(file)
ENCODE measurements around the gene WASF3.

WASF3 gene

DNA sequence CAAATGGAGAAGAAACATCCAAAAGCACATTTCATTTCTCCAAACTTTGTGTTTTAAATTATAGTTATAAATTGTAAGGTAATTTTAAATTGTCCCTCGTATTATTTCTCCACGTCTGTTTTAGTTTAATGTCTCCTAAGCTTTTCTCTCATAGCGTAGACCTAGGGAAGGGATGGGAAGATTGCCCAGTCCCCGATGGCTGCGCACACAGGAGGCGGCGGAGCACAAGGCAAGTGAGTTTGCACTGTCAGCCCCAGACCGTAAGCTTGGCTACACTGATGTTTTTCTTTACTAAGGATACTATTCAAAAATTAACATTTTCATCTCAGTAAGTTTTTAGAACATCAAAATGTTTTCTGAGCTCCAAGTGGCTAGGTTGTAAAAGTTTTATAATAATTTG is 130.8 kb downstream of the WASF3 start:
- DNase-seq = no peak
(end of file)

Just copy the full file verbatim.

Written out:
ENCODE measurements around the gene WASF3.

WASF3 gene

DNA sequence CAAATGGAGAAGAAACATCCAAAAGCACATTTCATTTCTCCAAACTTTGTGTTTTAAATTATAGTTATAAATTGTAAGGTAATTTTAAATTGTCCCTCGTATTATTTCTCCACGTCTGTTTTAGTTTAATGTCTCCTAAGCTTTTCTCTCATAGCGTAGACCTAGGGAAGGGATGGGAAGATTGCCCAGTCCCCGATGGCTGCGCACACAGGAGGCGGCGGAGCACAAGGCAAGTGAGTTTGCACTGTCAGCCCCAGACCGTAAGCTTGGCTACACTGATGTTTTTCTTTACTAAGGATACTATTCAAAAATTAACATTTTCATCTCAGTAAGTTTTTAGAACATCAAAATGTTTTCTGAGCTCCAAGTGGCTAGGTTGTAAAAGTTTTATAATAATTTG is 130.8 kb downstream of the WASF3 start:
- DNase-seq = no peak